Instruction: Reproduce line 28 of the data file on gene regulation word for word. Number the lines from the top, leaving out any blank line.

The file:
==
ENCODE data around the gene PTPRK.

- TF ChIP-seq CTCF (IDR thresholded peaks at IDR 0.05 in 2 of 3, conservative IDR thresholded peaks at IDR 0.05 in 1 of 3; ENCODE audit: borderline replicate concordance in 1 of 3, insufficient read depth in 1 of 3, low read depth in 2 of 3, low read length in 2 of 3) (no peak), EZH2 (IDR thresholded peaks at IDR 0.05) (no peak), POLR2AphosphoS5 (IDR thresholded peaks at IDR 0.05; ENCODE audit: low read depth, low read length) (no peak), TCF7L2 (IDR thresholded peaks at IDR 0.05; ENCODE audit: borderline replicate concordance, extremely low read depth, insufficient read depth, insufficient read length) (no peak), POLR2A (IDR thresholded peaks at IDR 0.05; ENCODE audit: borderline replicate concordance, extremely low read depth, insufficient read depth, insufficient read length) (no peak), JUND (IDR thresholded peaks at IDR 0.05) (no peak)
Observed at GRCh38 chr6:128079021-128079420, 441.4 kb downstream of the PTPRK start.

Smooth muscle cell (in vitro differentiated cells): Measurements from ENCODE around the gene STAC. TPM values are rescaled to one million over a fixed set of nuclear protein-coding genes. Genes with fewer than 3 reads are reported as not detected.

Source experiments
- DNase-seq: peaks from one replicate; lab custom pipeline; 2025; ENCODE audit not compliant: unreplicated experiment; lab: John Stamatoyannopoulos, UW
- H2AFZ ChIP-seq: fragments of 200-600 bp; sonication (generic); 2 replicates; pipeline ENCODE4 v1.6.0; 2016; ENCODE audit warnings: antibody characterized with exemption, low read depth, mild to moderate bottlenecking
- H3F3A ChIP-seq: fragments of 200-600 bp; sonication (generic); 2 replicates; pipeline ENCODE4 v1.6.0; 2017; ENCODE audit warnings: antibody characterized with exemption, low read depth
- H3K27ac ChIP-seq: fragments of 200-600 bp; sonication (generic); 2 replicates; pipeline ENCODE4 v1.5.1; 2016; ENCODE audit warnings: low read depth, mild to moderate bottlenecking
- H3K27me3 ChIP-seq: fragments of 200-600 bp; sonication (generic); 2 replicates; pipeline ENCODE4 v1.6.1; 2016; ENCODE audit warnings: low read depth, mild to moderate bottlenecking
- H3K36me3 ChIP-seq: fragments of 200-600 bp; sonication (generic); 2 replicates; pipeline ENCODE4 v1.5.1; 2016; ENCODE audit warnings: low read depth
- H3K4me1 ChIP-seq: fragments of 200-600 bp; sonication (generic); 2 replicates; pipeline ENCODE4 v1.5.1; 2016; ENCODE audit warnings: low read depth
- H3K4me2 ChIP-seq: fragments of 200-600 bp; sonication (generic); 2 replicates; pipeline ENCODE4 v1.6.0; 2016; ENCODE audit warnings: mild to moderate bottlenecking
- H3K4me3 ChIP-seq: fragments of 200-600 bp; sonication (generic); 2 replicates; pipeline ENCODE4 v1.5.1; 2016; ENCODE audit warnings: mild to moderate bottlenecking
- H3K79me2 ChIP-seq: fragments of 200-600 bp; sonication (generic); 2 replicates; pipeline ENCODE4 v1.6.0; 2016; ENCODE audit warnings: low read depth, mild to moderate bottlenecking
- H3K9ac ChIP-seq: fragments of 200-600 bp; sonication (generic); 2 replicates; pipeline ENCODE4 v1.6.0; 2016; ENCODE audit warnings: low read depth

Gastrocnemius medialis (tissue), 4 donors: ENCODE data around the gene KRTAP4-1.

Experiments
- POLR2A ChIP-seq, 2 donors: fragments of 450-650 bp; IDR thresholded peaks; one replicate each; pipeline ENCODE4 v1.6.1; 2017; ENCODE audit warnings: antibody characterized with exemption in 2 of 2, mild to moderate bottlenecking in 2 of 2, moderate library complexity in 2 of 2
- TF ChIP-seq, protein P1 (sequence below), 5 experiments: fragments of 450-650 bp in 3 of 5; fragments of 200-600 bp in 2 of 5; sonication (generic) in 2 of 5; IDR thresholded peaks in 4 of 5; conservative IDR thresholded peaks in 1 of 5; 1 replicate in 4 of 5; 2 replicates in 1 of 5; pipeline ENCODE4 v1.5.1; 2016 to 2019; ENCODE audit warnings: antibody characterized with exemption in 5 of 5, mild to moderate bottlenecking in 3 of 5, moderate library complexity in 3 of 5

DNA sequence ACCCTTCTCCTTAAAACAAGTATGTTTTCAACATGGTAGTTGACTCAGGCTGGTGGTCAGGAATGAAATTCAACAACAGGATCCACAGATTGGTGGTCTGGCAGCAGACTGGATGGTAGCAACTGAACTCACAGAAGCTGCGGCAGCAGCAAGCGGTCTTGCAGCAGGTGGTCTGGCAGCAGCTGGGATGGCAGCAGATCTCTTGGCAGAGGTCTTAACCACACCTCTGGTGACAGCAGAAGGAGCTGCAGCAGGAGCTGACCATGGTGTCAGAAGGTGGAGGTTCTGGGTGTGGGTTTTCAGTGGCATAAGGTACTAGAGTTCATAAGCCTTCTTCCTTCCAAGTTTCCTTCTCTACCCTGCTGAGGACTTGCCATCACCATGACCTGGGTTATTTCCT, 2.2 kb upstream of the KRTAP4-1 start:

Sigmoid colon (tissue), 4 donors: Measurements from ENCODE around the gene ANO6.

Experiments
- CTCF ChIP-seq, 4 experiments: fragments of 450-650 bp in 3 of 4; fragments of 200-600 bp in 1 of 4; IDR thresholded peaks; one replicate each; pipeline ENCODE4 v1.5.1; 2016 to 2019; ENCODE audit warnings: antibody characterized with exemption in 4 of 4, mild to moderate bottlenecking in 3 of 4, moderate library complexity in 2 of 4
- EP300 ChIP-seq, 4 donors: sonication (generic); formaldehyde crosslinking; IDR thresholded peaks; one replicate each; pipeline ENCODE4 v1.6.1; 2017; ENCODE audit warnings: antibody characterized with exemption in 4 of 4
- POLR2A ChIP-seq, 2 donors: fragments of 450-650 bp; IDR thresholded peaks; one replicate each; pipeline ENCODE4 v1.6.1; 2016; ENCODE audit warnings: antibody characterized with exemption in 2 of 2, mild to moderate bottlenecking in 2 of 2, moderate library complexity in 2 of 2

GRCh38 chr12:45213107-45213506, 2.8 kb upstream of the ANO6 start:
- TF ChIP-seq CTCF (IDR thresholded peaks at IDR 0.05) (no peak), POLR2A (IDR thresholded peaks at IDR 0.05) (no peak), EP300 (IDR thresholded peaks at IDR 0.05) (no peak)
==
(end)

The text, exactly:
- TF ChIP-seq CTCF (IDR thresholded peaks at IDR 0.05) (no peak), POLR2A (IDR thresholded peaks at IDR 0.05) (no peak), EP300 (IDR thresholded peaks at IDR 0.05) (no peak)